Dislike of slimy, spicy, stringy foods doesn't make one picky - WTRF 7 News Sports Weather - Wheeling Steubenville

Dislike of slimy, spicy, stringy foods doesn't make one picky

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Lynne D. Schwabe Lynne D. Schwabe

Lynne D. Schwabe is the director of development for the National Youth Science Foundation. She can be reached at schwabestatejournal@gmail.com.

I like to think of myself as a broad-minded person, open to new adventures, ready for anything that comes my way. This is especially true with food. I love to eat; I love to cook. So I was bowled over when a friend said to me, “You're a very picky eater.”

Moi? I could hardly believe my ears. But intense self examination revealed the gritty underside of my consuming habits. Oh, dear; I am a picky eater.

After all, there is cilantro in the universe. Why? I am not entirely sure, since it tastes exactly like turpentine. This alone is enough to make a person stop eating. I am told that cilantro grows on one. Well, not on this one, since I can't get past the gagging reflex, even when I just smell it at the grocery store, having picked it up instead of parsley.

My mother, who was a terrific cook, fed me canned asparagus when I was tiny. The lifelong result of her actions is that I can't bring myself to taste even fresh asparagus. My gourmet-inclined friends tell me I am missing one of the world's great treats. But, I can't bring myself to do it. I mean, have you ever smelled canned asparagus? It's seriously icky.

This tells me I am not as flexible and open to new things as I've always thought.

Garbanzo beans. I love beans and love the variations of their color and texture as well as their taste. But garbanzo beans? Cardboard. They look and they taste like cardboard. I can think of no use for something that tastes like cardboard.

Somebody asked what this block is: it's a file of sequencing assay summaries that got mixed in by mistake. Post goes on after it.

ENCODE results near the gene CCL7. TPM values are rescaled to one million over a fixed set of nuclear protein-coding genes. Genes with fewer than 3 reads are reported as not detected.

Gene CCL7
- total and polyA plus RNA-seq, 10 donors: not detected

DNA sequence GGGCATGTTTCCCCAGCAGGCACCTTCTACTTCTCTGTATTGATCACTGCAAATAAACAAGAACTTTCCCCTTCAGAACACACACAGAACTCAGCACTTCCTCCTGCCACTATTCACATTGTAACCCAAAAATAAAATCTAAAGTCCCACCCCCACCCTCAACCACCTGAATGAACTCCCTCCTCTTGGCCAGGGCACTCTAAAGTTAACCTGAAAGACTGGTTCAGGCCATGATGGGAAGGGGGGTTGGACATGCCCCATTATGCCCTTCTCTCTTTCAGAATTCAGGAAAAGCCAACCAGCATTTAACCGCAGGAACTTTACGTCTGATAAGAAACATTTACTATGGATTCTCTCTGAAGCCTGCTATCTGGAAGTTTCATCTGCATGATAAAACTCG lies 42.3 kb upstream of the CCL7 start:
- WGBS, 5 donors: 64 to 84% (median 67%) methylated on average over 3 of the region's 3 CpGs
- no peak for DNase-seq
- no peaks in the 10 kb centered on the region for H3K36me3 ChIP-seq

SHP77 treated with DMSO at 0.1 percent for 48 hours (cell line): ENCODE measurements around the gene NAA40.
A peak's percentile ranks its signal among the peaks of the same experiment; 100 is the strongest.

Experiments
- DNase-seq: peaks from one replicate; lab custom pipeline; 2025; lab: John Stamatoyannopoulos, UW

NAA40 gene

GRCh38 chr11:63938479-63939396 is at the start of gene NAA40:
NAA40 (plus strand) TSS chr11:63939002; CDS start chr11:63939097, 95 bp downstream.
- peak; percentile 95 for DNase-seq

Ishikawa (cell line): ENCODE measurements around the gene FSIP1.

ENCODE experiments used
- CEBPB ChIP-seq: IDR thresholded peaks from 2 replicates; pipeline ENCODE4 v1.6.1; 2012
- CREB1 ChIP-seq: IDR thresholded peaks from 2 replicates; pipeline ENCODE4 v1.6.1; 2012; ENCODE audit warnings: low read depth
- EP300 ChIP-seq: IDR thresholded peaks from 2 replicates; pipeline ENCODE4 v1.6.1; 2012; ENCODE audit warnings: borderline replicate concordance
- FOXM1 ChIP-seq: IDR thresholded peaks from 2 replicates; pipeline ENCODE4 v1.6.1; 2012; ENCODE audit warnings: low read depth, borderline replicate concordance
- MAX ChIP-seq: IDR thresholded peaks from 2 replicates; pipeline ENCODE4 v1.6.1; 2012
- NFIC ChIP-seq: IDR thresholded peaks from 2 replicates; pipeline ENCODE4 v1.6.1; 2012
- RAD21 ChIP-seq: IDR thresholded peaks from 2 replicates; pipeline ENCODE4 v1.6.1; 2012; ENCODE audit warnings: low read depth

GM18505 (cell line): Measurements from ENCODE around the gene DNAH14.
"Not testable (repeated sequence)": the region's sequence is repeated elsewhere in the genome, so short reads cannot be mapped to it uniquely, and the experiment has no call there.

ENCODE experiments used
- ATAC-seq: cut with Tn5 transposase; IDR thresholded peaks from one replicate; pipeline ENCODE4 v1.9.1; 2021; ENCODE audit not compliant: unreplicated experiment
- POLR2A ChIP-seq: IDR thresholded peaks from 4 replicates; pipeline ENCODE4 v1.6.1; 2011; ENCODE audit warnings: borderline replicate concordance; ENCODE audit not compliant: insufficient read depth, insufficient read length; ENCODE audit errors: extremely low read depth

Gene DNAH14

S'mores. Wasn't that first bite of a s'more just a tiny bit of heaven when you were 8? Today, even thinking about those three intense layers of sugar makes my teeth hurt.

And then there is kale. Suddenly kale is everywhere, despite the fact that as Dave Barry says, “It is an unappetizing form of plant life that recently was primarily used for insulation.” Even goats won't eat kale, choosing to chew on old tires instead. And why are people suddenly so entranced with kale chips? I get recipes for them all the time, and I think, “Ok, let's take a veritably unchewable item and make it even more impossible to eat. Why didn't I think of that?” Besides, it doesn't even taste good.

I don't like food that is rubbery (octopus), slimy (okra), visciously spiced (curry), stringy (spaghetti squash) or tough (see kale, above). Oddly, I love very hot Chinese food, Scorned Woman Hot Sauce and pickled pigs' feet. I haven't ever had the nerve to try brains or intestines, although I love sweetbreads. Steak tartare is fabulous. There's just no rhyme or reason for these peculiarities. And, while I am content to slave over things like racks of lamb, fish chowder, paella or cowboy steaks, it's embarrassing to admit that I also love Velveeta cheese and Cheetos. I mean, have you ever tried to eat just one Cheeto? Impossible.

There are regional or global foods that require introduction from birth. Few adults, for example, can just walk into a Filipino village and eat a balut, a fertilized duck or chicken egg that is boiled and served with vinegar. When I lived in the Philippines, I was often offered baluts. I escaped gracefully every time. Worse, there is a process for eating them, which involves first drinking the juice from the shell … I needn't go on. I'm sure that in the Philippines there are people who wait with bated breath for a balut (“Oh, boy! It's balut night!”); God love them.

I find Lutefisk a challenge; to me it tastes like fish-flavored jello. Durian … which you can get in Chinese drinks has a smell that can strip paint off walls. In Iceland, they eat smoked sheeps' heads; in Korea, silkworms. No thank you very much!

This reminds me of a long-ago dinner party at my friend Candy Galyean's house. Newlywed, Candy was just learning to cook, and she was following a recipe for fresh peas that instructed, “cook until the peas are smiling.” At about 10 p.m., when the peas still had not smiled, one of the guests piped up and said, “You did say dinner, didn't you?” Thus spurred, Candy rushed to get the first course, a soup, on the table. Direct to a fault, this same guest tasted it, put down his spoon, and said, “Tastes just like camel piss.”

The only possible response was, “How do you know?”

That was pretty much the end of the evening. We never did eat smiling peas. And too bad. I think I would have liked them!

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